The Purpose of this Webpage
This page documents my own notes on using a spinoff of openpilot on a Chevy Bolt, which isn't an officially supported car. Integrating this system in a Bolt is made possible by Jason Shuler's development work, with more recent contributions from others. An openpilot wiki for the Bolt is here, but I find it useful to maintain this page separately as the modifications I can describe here are unconstrained by the strict (but warranted) openpilot safety culture. That is, some of what's described on this page may be dangerous if attempted or used by a non-engineer, or someone who otherwise doesn't understand and respect the limitations of the system. These changes include:
General LinksThis page describes a specific incarnation of openpilot on a specific car. For context, see the company actually developing openpilot and selling the retrofit kits for supported cars: comma.ai
Choose subset of hardware bits based on "Configuration Variations" above:
"Giraffe" Jumper-Configurable Cable Passthrough
Custom version for Chevy Bolt by J. Shuler
Bolt-Specific Cable Assembly for Comma Harness
This is a new single-sided version with easier access to the DFU (programming mode) pin. Board layout by J. Haupt with direction from J. Shuler.
Modifying and Mounting the Comma EON for External Power and Camera
The Eon is the previous-generation computer platform for openpilot, but the computer performance is identical to the newer Comma 2 (there was no Comma 1... that was the Eon). The improvements in the Comma 2 incorporated the functionality of the Panda Black (GPS and CAN bus interface) internally, improved resistance to the hot sun by removing the internal battery, and added IR illumination LEDs to improve nighttime camera performance.
Removing the internal battery and powering the Eon externally:
Removing the internal front facing camera:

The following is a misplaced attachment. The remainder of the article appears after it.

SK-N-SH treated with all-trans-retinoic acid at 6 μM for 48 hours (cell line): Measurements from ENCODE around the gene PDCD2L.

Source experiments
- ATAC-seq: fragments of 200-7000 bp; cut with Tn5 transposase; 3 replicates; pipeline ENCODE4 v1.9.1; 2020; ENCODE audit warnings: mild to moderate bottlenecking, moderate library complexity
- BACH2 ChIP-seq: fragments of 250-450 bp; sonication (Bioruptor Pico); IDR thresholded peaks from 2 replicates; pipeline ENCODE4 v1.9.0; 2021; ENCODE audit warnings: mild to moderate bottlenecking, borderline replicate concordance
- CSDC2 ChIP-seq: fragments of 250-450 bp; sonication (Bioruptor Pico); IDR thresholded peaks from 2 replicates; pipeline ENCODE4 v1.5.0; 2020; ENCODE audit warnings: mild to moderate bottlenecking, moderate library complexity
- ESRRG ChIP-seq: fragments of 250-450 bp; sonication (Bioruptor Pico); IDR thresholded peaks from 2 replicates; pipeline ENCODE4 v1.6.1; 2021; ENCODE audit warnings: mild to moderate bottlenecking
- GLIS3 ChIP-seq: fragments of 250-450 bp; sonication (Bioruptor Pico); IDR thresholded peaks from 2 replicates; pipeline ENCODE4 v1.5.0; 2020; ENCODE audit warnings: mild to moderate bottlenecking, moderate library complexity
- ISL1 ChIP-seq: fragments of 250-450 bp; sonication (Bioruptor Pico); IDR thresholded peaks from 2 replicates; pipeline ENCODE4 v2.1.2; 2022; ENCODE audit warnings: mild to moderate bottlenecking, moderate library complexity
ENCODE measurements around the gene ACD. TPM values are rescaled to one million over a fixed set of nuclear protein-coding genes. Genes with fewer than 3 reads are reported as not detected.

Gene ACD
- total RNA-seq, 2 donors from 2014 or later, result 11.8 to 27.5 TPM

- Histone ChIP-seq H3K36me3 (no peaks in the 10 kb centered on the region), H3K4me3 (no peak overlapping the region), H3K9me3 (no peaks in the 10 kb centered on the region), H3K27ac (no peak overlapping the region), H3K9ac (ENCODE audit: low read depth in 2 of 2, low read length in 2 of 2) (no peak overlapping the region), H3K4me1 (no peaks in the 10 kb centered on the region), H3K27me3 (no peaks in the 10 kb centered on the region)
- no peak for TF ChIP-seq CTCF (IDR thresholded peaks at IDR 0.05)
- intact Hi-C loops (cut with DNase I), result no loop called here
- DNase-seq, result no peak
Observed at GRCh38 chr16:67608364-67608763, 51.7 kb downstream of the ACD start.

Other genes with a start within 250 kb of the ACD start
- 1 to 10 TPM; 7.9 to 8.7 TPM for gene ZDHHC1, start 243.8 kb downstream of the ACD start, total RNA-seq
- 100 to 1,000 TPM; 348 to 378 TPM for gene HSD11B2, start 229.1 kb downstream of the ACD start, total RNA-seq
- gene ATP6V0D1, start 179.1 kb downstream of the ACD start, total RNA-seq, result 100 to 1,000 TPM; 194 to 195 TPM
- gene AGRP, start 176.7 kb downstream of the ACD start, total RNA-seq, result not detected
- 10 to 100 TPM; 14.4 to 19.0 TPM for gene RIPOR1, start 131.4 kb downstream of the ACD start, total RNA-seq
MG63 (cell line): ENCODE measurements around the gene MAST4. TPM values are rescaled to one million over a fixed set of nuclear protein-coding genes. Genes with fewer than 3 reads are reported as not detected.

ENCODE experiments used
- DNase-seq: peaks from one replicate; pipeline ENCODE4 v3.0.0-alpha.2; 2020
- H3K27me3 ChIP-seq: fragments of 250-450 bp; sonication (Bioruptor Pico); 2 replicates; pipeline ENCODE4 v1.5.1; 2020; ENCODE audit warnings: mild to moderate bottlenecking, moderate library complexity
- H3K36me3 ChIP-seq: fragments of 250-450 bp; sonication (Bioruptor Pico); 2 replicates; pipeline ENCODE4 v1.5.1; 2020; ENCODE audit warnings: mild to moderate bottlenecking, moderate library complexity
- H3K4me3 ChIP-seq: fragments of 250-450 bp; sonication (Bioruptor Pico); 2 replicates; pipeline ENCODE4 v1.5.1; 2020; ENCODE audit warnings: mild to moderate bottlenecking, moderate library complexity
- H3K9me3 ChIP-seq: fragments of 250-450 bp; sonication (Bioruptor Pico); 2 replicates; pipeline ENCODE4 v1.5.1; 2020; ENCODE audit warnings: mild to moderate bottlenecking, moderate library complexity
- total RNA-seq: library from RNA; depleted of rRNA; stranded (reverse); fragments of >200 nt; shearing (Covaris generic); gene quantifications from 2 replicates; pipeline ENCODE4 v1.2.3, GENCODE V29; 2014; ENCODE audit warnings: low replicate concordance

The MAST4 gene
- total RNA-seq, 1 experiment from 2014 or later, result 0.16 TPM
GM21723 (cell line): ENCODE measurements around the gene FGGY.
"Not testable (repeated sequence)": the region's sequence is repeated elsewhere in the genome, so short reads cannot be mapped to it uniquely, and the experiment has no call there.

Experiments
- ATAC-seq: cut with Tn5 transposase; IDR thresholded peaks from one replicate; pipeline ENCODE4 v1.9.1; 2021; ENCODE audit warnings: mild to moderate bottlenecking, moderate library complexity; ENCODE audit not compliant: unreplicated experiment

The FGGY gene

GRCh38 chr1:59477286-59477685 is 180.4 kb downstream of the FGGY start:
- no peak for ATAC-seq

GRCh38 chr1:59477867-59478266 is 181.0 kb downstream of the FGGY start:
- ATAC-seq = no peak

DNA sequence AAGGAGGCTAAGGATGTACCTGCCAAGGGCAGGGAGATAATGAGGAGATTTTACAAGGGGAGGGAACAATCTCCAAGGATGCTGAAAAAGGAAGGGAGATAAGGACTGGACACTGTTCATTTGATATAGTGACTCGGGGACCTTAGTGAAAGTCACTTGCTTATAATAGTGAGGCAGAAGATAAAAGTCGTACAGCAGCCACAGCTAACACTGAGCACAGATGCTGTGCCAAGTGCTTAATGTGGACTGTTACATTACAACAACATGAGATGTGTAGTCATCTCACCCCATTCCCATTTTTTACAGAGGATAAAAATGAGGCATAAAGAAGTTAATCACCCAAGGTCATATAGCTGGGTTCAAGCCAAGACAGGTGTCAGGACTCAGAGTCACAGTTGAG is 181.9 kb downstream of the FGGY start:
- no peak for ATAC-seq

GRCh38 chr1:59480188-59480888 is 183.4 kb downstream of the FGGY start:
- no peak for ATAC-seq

Mounting Eon and camera in alternate location:
On using the NVIDIA Jetson Nano instead of officially-supported hardware
8/19/20 UPDATE: I'm putting the Jetson project aside for now in favor of getting up and running with official hardware (the comma.ai EON), and modifying such to externalize the camera and remove the battery.
Since the introduction of the original Raspberry Pi single-board computer (SBC) in 2012, the SBC market has expanded significantly, with many other manufacturer's jumping on the bandwagon. An increasingly-popular SBC from NVIDIA called the Jetson Nano has a GPU which has been hardware-optimized for AI applications, and it comes in at just over $100. The native OS is a slight variant of Ubuntu, and when coupled with external webcams and a screen, is a cheaper, more powerful, and (presumably) a more extensible alternative to the officially supported openpilot hardware (the Comma 2 and its predecessor, the EON).
Aside from an ongoing tendency toward technological masochism, why use an SBC instead of the Comma 2 or EON? For me, when it comes to an open source project like this I just can't bring myself to spend $1k on an all-in-one specially-packaged smartphone (the Comma 2), which probably isn't going to be able to survive the march toward L3 autonomy, which I'll be less able to experiment with, and which fixes the screen to be co-located with the camera. I need flexibility, damnit! My thinking for the Jetson is that, aside from the development-ease within the "classical" Linux environment offered by Ubuntu on the Jetson, if (when) openpilot or its derivatives get to the point of using side- and rear-facing cameras as will be necessary for L3+ autonomy (Musk is right on about LIDAR being a dead-end by the way... the human head is an existence proof for L5 automation with just TWO cameras and a yaw actuator, if you get my drift), the Jetson should be able to handle it. Just add cameras. Also, the idea of sticking a smartphone-like device to my windshield below the rear-view mirror is, to me, unsavory. We can do better.
Installing openpilot on the Jetson
I got stuck. See note above. My progress is documented here.References: Official openpilot installation instructions for Ubuntu; Jinn Liu's notes on comma/openpilot programming, including alternate installation instructions for openpilot on Ubuntu; comma.ai demoing openpilot w/ PC